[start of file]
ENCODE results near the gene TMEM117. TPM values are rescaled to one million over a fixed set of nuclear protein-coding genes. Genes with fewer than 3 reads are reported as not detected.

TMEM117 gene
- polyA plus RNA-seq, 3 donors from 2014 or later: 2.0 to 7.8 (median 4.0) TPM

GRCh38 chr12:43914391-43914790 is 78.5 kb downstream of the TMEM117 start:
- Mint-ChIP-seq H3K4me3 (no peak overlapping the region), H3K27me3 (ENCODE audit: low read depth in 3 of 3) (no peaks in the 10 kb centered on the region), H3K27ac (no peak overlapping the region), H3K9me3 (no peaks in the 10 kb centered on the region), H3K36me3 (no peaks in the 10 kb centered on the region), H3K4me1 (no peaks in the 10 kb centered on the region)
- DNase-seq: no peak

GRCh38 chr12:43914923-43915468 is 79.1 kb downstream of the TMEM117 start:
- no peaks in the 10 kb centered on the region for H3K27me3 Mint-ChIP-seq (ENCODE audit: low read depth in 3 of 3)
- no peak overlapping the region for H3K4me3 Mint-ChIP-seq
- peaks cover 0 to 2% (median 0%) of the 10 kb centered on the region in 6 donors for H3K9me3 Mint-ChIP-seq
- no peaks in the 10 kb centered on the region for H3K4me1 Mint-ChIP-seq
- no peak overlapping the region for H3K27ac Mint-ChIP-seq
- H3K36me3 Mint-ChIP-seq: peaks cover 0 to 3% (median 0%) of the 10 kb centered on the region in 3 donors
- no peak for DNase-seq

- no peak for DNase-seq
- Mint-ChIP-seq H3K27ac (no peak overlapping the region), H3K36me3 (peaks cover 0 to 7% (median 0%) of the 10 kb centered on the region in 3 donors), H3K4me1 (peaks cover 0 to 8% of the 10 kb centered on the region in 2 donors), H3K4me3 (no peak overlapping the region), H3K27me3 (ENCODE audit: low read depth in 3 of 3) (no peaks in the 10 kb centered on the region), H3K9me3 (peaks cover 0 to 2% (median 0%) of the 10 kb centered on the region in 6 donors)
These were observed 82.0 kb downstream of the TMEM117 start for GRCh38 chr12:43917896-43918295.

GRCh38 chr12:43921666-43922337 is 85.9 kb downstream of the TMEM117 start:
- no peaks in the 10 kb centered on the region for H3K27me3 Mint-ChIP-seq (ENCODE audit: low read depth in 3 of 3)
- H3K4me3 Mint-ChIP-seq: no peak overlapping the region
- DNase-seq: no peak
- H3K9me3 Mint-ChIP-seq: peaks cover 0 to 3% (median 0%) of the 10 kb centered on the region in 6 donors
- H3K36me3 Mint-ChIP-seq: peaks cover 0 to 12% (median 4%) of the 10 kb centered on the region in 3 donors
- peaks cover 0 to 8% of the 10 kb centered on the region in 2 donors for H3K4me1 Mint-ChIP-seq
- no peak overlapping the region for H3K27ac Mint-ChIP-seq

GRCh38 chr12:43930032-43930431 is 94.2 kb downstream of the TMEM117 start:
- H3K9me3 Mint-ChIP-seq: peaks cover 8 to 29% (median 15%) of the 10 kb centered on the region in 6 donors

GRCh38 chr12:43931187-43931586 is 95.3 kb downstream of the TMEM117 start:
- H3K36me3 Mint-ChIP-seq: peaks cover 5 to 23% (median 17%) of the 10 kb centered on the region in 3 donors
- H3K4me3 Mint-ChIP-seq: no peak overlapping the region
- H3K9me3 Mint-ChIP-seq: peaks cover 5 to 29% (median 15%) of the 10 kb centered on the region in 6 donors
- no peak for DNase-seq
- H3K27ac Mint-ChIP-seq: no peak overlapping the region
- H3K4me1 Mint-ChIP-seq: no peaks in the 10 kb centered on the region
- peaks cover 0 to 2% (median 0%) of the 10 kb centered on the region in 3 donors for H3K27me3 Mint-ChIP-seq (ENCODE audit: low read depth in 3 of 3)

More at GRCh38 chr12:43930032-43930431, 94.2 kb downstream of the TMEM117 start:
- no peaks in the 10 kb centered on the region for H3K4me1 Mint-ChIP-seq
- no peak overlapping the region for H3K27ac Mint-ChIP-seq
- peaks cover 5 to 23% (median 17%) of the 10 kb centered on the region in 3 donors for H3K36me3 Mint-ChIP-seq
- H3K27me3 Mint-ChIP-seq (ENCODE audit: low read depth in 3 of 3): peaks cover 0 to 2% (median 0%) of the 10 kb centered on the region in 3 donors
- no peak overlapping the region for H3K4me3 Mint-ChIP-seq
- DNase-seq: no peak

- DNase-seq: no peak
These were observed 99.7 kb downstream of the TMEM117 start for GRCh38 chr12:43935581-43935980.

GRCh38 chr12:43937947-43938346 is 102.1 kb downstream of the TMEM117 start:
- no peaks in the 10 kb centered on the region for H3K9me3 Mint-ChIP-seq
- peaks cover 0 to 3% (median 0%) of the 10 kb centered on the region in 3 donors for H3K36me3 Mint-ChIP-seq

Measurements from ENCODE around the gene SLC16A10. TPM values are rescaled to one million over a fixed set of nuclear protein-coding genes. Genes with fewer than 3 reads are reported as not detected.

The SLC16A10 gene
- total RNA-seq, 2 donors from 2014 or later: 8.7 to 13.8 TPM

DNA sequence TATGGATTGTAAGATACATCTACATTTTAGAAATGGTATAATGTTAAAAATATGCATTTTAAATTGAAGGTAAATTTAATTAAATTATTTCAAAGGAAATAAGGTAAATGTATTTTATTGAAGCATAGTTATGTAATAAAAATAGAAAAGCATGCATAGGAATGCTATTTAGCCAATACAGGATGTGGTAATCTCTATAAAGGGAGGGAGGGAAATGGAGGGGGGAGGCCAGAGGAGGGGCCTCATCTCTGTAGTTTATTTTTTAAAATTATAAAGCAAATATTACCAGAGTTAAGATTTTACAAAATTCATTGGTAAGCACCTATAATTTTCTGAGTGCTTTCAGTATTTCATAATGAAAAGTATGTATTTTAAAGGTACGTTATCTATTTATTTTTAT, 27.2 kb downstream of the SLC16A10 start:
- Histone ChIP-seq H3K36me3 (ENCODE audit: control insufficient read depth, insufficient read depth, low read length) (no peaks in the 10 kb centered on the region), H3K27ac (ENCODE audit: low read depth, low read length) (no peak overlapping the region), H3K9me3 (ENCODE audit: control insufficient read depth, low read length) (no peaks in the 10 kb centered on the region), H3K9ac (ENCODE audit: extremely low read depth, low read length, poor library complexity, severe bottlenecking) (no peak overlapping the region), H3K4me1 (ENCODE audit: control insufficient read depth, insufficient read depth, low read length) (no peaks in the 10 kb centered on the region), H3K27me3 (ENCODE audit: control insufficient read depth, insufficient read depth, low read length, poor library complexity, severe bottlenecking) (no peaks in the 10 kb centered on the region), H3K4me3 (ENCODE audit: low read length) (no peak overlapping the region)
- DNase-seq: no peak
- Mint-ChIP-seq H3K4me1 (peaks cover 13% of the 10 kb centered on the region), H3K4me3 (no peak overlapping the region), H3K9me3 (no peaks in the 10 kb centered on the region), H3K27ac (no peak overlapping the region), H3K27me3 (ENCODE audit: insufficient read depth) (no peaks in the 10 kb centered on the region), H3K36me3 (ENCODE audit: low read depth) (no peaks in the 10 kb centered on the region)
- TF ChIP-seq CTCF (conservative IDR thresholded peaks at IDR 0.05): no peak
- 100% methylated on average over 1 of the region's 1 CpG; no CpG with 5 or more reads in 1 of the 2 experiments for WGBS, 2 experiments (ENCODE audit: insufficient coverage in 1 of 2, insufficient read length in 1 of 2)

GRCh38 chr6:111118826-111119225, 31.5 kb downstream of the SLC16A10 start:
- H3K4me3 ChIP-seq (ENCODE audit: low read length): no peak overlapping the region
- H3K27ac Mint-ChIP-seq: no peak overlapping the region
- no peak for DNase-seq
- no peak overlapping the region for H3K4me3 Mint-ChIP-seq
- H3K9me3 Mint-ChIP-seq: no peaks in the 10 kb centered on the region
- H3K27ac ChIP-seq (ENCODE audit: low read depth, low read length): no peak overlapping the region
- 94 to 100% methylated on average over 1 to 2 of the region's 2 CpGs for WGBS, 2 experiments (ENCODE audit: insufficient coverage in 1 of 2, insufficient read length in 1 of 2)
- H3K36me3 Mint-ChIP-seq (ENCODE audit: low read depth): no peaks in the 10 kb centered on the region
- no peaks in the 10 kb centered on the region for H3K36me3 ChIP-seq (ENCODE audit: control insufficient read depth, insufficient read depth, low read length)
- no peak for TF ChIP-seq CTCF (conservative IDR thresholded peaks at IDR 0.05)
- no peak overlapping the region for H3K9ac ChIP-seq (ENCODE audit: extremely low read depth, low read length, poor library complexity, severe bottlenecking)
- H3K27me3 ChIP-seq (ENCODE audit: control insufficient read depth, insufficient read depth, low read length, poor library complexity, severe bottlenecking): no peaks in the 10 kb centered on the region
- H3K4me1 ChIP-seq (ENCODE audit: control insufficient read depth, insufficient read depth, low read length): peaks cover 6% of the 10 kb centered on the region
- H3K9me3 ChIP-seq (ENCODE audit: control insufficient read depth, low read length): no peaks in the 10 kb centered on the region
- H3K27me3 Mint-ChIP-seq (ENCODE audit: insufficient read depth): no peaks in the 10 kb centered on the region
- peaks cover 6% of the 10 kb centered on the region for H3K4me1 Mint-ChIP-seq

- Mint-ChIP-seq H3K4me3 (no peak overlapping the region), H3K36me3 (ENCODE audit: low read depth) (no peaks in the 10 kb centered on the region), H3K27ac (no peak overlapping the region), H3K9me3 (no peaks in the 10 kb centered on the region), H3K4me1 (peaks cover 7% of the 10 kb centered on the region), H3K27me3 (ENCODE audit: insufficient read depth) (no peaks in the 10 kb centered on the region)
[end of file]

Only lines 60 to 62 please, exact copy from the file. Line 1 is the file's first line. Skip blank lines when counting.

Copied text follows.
- no peak for DNase-seq
- no peak overlapping the region for H3K4me3 Mint-ChIP-seq
- H3K9me3 Mint-ChIP-seq: no peaks in the 10 kb centered on the region